- US stocks dropped on Tuesday as investors mulled Senate Republicans’ coronavirus stimulus package and a slew of earnings reports.
- The GOP unveiled its initial fiscal relief plan on Monday. The $1 trillion package includes another round of $1,200 payments and additional funds for small-business loans.
- Still, experts expect a long negotiation period as Republicans and Democrats spar over their respective proposals.
- Earnings misses from 3M and McDonald’s weighed on major indexes.
- Oil fell slightly, with West Texas Intermediate crude dropping as much as 0.8%, to $41.26 per barrel.
- Watch major indexes update live here.
US stocks slid on Tuesday as investors braced for prolonged negotiations between Democrats and Republicans on another round of economic stimulus.
The GOP on Monday revealed the text of its initial fiscal relief plan, named the Health, Economic Assistance, Liability Protections, and Schools Act The $1 trillion package includes another round of $1,200 direct payments, a $60 billion expansion of small-business loans, and more than $100 billion for schools.
Senate Republicans’ spending plan came in far below the $3.5 trillion sought by House Speaker Nancy Pelosi. Experts expect a long negotiation process before a package is passed.
The proposal also came after expanded unemployment benefits expired, pulling a key lifeline from millions of jobless Americans as the coronavirus continues to wreak havoc on the economy.
Here’s where US indexes stood soon after the 9:30 a.m. ET market open on Tuesday:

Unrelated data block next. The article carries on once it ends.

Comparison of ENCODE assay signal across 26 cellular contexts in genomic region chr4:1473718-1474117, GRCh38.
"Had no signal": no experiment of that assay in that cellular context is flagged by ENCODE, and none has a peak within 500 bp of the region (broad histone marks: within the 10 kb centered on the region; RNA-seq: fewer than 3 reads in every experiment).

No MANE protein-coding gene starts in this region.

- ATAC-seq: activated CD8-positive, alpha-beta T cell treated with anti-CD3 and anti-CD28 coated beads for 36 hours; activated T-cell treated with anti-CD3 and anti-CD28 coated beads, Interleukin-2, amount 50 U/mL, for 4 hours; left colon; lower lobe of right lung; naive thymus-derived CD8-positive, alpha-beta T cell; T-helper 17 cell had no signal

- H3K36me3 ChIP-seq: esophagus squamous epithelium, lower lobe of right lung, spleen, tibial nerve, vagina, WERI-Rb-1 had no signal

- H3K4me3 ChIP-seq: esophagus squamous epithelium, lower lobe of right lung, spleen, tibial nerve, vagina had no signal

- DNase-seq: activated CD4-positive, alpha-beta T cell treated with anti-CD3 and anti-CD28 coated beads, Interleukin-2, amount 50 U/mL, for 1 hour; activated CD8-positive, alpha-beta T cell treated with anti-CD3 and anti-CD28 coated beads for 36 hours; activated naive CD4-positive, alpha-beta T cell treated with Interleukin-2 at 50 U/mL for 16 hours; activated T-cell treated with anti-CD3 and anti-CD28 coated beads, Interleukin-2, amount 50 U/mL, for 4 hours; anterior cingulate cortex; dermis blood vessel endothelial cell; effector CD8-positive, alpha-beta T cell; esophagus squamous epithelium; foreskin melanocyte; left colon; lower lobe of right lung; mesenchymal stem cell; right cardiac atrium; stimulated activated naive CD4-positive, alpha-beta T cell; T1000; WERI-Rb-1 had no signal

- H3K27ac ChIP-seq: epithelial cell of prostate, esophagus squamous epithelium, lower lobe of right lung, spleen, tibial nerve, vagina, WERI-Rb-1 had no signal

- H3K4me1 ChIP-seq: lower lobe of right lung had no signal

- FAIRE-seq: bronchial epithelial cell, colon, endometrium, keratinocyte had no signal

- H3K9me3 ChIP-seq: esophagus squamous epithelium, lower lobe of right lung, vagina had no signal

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Investors also digested earnings misses from McDonald’s and 3M. The restaurant chain missed expectations for quarterly profit and posted a 30% drop in revenue. 3M missed estimates for revenue and earnings as sales of personal protective equipment failed to outweigh a broader slowdown in demand for its office products.
Pfizer climbed after beating earnings estimates and raising its 2020 guidance.
Oil slumped as demand weakness continued to drag on the market. West Texas Intermediate crude fell as much as 0.8%, to $41.26 per barrel. Brent crude, oil’s international benchmark, slipped slightly before paring losses and trading largely unchanged.
Spot gold briefly reached a record $2,000 per ounce before erasing gains and turning lower. The precious metal has rallied through the summer amid a weakening US dollar and expectations that inflation will rise.
Bitcoin breached $11,000 late Monday and held the level through Tuesday morning before sliding below the threshold. Like gold, the digital currency has benefited from a turn to alternative assets and concerns that inflation will drag on traditional assets.